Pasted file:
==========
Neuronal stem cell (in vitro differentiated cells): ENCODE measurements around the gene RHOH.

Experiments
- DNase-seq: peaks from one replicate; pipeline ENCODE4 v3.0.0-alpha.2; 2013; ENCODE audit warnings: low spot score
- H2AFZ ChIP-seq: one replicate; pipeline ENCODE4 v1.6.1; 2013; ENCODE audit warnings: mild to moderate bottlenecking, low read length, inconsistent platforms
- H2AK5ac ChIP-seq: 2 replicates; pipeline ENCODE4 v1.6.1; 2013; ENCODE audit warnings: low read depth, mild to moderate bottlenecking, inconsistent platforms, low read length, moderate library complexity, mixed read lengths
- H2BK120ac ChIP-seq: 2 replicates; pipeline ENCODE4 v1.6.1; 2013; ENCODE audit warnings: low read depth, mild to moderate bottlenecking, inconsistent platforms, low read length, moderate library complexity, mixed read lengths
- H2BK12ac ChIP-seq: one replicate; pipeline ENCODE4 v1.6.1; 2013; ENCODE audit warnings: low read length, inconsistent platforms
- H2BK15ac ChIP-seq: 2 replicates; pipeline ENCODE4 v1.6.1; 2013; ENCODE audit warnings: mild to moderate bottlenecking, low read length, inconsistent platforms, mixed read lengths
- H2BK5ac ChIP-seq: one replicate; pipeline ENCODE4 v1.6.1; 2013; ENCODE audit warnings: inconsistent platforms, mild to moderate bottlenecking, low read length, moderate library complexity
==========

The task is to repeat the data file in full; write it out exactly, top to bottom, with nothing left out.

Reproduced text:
Neuronal stem cell (in vitro differentiated cells): ENCODE measurements around the gene RHOH.

Experiments
- DNase-seq: peaks from one replicate; pipeline ENCODE4 v3.0.0-alpha.2; 2013; ENCODE audit warnings: low spot score
- H2AFZ ChIP-seq: one replicate; pipeline ENCODE4 v1.6.1; 2013; ENCODE audit warnings: mild to moderate bottlenecking, low read length, inconsistent platforms
- H2AK5ac ChIP-seq: 2 replicates; pipeline ENCODE4 v1.6.1; 2013; ENCODE audit warnings: low read depth, mild to moderate bottlenecking, inconsistent platforms, low read length, moderate library complexity, mixed read lengths
- H2BK120ac ChIP-seq: 2 replicates; pipeline ENCODE4 v1.6.1; 2013; ENCODE audit warnings: low read depth, mild to moderate bottlenecking, inconsistent platforms, low read length, moderate library complexity, mixed read lengths
- H2BK12ac ChIP-seq: one replicate; pipeline ENCODE4 v1.6.1; 2013; ENCODE audit warnings: low read length, inconsistent platforms
- H2BK15ac ChIP-seq: 2 replicates; pipeline ENCODE4 v1.6.1; 2013; ENCODE audit warnings: mild to moderate bottlenecking, low read length, inconsistent platforms, mixed read lengths
- H2BK5ac ChIP-seq: one replicate; pipeline ENCODE4 v1.6.1; 2013; ENCODE audit warnings: inconsistent platforms, mild to moderate bottlenecking, low read length, moderate library complexity